Natural gas prices tumbled last week as the relatively short-lived winter storm Gerri was replaced with warmer weather expectations. The 8–14-day temperature outlook produced by NOAA is forecasting above normal temperatures for most of the lower 48 states well into the first week of February. Recovering production, specifically Permian output which showed the steepest drop, is also contributing to the bearish sentiment as it is nearly back to healthy 30-day average levels.
The latest storage report from the EIA stated a draw 154 BCF which was in line with expectations. Current inventory levels now sit at 3.182 TCF which is 350 BCF above last year and 320 BCF above the 5-year average. The next storage report due out on Thursday is projected to surpass the 300 BCF withdrawal mark for only the third time in the last 14 years.
Crude oil continues to trade near the $75.00 level as some oil tankers continue to reroute due to concerns over further Houthi attacks. Uncertainty also remains as a Russian fuel terminal in the Baltic seas was attacked by a Ukrainian drone strike.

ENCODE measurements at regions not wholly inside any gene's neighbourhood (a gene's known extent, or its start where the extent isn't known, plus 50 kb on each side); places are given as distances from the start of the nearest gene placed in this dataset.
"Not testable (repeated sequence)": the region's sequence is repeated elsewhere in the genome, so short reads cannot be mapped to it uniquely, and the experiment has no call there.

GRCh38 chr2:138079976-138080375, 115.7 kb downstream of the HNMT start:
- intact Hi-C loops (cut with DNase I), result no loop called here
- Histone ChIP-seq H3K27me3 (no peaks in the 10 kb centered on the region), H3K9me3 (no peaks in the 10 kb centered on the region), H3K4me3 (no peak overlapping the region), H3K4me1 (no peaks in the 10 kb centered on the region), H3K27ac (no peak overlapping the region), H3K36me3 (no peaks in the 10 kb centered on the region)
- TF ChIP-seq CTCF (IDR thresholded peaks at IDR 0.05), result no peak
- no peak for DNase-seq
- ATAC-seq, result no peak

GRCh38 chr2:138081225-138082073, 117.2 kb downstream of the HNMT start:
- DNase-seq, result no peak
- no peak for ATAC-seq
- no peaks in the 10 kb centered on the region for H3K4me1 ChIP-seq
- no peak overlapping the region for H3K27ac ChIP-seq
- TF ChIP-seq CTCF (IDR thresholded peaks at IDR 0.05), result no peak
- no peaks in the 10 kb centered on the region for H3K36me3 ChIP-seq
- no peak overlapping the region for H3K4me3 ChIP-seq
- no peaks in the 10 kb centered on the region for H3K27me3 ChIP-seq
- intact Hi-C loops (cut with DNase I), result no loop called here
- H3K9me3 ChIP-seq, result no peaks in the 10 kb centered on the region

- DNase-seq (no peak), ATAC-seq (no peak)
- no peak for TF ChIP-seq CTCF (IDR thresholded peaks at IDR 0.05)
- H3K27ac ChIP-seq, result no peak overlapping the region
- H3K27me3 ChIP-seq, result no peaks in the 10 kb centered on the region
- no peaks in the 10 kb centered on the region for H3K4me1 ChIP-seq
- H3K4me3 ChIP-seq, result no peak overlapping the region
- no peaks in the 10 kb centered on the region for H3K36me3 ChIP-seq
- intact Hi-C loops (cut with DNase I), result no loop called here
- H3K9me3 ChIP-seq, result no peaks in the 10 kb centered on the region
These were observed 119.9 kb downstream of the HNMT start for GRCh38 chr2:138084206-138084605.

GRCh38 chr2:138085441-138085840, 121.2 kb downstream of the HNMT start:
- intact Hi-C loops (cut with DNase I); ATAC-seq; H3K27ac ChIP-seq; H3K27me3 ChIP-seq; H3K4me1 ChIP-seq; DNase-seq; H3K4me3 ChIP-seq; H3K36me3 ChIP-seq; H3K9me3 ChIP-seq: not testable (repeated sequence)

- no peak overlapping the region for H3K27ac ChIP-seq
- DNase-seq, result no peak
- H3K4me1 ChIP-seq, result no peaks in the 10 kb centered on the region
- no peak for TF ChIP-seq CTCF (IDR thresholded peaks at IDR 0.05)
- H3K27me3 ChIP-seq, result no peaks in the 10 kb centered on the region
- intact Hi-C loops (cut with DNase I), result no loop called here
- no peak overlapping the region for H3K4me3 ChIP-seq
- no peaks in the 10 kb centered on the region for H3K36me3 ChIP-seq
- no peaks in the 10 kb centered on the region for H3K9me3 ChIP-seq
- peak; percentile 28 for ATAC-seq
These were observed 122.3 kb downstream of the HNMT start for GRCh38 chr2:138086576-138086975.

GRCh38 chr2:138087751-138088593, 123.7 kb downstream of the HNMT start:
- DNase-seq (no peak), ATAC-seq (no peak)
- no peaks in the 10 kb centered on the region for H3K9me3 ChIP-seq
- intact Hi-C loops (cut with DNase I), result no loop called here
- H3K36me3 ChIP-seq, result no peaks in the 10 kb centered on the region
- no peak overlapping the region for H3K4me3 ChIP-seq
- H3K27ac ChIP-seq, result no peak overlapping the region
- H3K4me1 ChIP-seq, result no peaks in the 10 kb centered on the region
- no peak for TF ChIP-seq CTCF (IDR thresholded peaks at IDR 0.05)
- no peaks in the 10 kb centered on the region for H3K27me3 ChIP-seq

The latest rig count from Baker Hughes showed a net increase of one rig bringing the new total to 620 rigs. Oil rigs fell by two while gas rigs rose by three. One year ago, the total rig count sat at 771 rigs.
This week’s additional graphic from S&P Global Commodity Insights depicts the recent drop and recovery of US dry gas production. US production has been near record highs in November and December but tapered off significantly over the Martin Luther King holiday. For the week ending January 19th, US production averaged 94 BCF per day compared to a 103 BCF average for the week prior. Imports from Canada were up around 2.4 BCF per day last week partially offsetting the production drop.